Monday, October 04, 2010

Catholics and Protestants: Can There Be Unity? (Part 2)

Thanks, H-----, for the thoughtful response. I enjoyed Kreeft's article on justification by faith, but I disagreed with him and feel that such a stance sweeps the real issues under the rug instead of dealing with them. I don't believe the difference is merely a matter of terminology or emphasis, but a fundamental difference in thinking, though the common terminology adds to the confusion and makes it appear that there is agreement when there isn't (the same can be said about Mormonism). The clear difference in thinking can be seen here, for example, in the Council of Trent:

"In opposition also to the subtle wits of certain men, who, by pleasing speeches and good words, seduce the hearts of the innocent, it is to be maintained, that the received grace of Justification is lost, not only by infidelity whereby even faith itself is lost, but also by any other mortal sin whatever, though faith be not lost; thus defending the doctrine of the divine law, which excludes from the kingdom of God not only the unbelieving, but the faithful also (who are) fornicators, adulterers, effeminate, liers with mankind, thieves, covetous, drunkards, railers, extortioners, and all others who commit deadly sins; from which, with the help of divine grace, they can refrain, and on account of which they are separated from the grace of Christ." (Chapter XV)

Here a few things are said: 1) justification by faith without works (Rom. 4:5-6) is false, for even if a person has faith, but sins, they are lost. 2) Divine law is incumbent upon a person for justification, and their sins will keep them out of the Kingdom of God, even if they have faith in Christ. 3) Sins separate them from the grace of God.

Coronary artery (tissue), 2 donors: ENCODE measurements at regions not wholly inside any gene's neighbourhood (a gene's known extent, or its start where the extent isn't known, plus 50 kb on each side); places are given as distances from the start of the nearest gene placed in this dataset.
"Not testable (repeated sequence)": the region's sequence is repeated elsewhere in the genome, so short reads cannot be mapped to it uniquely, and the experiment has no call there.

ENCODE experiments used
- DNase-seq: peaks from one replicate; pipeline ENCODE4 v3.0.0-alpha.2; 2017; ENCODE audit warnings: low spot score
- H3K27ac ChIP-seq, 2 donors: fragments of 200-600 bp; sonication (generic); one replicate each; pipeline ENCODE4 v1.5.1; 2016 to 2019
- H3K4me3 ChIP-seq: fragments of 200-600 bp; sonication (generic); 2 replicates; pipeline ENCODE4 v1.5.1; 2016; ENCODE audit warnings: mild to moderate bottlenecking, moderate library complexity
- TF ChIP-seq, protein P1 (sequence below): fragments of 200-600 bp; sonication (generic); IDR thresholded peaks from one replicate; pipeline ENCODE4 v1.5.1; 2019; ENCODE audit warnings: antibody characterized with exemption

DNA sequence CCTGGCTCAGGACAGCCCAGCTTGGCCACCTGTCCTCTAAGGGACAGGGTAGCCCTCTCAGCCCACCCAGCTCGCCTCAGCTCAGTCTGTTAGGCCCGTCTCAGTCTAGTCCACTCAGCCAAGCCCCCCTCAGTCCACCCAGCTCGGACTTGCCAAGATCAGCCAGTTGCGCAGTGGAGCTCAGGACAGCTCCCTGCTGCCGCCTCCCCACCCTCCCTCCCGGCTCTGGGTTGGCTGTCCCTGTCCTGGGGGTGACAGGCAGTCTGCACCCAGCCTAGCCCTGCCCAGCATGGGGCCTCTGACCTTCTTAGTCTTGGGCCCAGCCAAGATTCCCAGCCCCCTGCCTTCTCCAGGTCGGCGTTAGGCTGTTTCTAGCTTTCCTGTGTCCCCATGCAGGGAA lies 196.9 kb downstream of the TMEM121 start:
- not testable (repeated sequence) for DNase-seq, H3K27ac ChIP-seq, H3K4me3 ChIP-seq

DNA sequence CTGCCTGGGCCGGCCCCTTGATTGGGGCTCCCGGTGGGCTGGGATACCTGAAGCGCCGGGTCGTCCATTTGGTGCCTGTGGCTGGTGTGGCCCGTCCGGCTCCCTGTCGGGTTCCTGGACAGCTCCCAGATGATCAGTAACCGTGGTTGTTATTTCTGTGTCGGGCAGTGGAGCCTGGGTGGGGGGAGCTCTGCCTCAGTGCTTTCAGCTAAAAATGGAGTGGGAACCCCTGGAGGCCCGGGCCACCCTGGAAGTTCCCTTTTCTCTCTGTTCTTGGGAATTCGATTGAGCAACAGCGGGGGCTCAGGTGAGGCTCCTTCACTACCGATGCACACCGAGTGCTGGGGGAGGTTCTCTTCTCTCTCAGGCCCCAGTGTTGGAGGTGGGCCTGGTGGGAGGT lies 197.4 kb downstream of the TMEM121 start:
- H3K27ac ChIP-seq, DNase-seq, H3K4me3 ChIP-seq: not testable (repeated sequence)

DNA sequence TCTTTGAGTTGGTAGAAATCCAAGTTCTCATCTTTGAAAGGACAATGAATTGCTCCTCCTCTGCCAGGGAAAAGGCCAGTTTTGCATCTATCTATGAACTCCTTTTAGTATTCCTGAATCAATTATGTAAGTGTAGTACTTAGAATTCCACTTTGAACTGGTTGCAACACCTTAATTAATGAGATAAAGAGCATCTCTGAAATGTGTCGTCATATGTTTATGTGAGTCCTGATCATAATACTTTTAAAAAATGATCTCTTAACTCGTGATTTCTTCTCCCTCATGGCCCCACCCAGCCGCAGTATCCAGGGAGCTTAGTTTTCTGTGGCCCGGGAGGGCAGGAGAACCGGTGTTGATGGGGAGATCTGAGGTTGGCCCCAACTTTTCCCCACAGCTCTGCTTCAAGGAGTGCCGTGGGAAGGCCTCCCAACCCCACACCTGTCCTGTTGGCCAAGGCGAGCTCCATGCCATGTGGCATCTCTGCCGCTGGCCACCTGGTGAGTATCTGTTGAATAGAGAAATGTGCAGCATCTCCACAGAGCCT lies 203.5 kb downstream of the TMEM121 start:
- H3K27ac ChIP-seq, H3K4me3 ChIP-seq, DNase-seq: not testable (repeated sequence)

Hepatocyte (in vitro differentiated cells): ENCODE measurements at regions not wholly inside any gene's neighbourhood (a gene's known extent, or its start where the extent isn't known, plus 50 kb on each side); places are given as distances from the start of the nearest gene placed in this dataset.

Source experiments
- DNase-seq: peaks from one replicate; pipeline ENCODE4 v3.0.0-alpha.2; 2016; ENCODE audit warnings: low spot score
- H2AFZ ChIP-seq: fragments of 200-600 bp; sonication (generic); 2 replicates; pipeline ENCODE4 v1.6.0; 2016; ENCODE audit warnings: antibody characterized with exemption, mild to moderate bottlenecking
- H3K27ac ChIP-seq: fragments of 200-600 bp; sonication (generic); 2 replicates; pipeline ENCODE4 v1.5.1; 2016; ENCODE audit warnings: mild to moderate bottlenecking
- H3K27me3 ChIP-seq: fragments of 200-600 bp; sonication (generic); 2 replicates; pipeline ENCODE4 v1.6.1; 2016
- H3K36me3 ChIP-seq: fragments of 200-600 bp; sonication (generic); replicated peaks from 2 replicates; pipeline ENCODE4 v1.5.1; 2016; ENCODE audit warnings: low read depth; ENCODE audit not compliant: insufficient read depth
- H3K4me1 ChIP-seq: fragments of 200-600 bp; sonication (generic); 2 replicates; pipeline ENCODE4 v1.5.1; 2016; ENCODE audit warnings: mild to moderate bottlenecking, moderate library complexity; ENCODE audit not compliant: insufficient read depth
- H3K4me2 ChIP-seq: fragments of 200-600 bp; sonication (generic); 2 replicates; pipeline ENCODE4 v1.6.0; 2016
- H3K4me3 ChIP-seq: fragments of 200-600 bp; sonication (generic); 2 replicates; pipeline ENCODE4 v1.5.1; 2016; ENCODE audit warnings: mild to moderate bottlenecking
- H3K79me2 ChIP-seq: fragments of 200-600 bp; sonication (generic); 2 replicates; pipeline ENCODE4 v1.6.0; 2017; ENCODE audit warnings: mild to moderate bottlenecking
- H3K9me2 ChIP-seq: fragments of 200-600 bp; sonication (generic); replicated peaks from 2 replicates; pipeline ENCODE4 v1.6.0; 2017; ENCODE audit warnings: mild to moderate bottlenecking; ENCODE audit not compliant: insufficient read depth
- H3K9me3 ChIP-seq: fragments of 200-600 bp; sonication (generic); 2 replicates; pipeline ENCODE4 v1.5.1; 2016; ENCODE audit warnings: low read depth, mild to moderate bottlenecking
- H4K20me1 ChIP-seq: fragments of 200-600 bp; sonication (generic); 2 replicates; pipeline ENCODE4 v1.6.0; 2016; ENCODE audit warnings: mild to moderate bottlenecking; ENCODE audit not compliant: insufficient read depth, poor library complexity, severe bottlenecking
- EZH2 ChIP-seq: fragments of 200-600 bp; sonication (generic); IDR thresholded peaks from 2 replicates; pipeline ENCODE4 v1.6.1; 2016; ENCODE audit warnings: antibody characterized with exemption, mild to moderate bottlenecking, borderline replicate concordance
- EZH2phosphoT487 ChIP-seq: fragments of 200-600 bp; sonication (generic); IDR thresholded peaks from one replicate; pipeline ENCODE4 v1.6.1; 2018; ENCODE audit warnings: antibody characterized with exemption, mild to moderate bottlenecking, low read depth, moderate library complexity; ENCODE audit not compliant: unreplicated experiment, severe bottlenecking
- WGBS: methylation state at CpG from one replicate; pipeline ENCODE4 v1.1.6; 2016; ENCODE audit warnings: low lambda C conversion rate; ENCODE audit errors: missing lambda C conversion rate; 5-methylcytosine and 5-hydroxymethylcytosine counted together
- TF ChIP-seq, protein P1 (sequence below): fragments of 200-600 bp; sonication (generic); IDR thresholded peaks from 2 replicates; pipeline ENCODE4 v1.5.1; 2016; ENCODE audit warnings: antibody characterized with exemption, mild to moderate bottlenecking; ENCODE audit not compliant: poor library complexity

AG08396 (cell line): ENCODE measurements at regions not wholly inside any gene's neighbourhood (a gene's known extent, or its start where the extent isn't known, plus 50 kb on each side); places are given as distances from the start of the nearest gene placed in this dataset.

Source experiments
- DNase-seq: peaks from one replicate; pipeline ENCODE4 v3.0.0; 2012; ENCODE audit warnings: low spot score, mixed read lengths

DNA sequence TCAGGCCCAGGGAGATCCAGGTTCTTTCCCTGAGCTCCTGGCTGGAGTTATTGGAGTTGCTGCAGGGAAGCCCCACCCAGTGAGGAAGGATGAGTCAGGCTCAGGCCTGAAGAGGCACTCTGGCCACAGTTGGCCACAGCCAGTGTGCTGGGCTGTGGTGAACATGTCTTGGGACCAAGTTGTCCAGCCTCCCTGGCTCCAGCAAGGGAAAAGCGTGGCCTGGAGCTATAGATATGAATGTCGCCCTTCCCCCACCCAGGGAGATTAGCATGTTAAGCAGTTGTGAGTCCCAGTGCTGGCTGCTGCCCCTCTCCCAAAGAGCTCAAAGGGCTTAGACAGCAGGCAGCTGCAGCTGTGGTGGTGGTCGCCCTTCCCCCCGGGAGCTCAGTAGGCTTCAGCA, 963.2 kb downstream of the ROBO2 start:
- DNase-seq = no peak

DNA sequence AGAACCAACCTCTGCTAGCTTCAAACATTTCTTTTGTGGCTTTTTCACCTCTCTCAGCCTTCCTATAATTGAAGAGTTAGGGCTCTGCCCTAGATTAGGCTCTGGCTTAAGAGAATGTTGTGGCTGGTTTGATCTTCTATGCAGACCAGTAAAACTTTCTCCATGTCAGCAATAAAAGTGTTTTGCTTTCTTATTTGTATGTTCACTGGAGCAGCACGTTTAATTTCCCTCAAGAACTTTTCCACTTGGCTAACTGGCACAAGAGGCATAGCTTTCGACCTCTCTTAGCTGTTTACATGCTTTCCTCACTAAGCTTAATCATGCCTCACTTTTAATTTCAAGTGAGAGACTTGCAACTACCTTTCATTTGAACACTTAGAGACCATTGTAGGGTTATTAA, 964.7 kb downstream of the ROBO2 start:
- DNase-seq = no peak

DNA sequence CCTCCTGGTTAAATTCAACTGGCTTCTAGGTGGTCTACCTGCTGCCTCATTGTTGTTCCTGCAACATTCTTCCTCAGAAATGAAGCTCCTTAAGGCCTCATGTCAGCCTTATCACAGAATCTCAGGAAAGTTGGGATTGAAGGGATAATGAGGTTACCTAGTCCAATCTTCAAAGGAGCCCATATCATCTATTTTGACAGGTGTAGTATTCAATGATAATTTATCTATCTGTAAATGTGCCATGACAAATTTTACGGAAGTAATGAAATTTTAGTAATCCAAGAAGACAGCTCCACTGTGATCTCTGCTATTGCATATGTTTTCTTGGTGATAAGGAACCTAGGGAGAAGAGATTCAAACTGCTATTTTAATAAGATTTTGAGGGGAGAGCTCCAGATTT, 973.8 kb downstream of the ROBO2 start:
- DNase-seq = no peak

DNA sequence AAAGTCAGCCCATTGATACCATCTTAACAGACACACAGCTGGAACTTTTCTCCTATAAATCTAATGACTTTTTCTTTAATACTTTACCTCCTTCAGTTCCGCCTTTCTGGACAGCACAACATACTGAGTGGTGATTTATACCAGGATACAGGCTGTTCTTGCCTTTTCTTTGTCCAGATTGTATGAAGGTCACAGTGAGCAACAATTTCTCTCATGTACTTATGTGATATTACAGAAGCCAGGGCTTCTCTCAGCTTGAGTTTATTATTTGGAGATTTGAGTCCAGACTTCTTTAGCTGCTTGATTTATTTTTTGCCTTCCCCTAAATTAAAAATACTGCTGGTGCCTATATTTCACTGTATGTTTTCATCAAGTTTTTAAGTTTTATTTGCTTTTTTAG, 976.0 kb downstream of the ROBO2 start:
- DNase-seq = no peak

Such a belief of justification really eclipses the glory of the love and grace of God, because it really doesn't matter that Jesus loves you and gave Himself for you... if you commit a mortal sin you are lost. So the mind will never be resting and rejoicing in the love and grace of God, but will always be concerned about obedience. If a person is doing well then can be glad. If they are not doing well they can't be glad. But the true gospel frees us to be glad in Jesus Christ at all times, in no way dependent upon our performance (Phil. 3:3, 4:4). This is so freeing!

Have you ever wondered what the emphasis the New Testament places upon freedom is all about? "If the Son therefore shall make you free, ye shall be free indeed." (John 8:36) "Now the Lord is that Spirit: and where the Spirit of the Lord is, there is liberty." (2 Cor. 3:17) "Stand fast therefore in the liberty wherewith Christ hath made us free, and be not entangled again with the yoke of bondage." (Gal. 5:1), etc. Is it freedom from governmental tyranny? No, of course not. Is it freedom from sinning? Some would think so, but there is no sense of this whatsoever in the text, and if it were true there would be no Christians, for who has been freed from sinning? What is it then? It is this: the glorious freedom of being free from all performance obligations so that our standing and relationship with God is determined no longer by our own works and obedience, but by the righteous grace of Jesus Christ alone. It's the feeling you get when you don't have to take an exam, on a Divine scale! That's true freedom!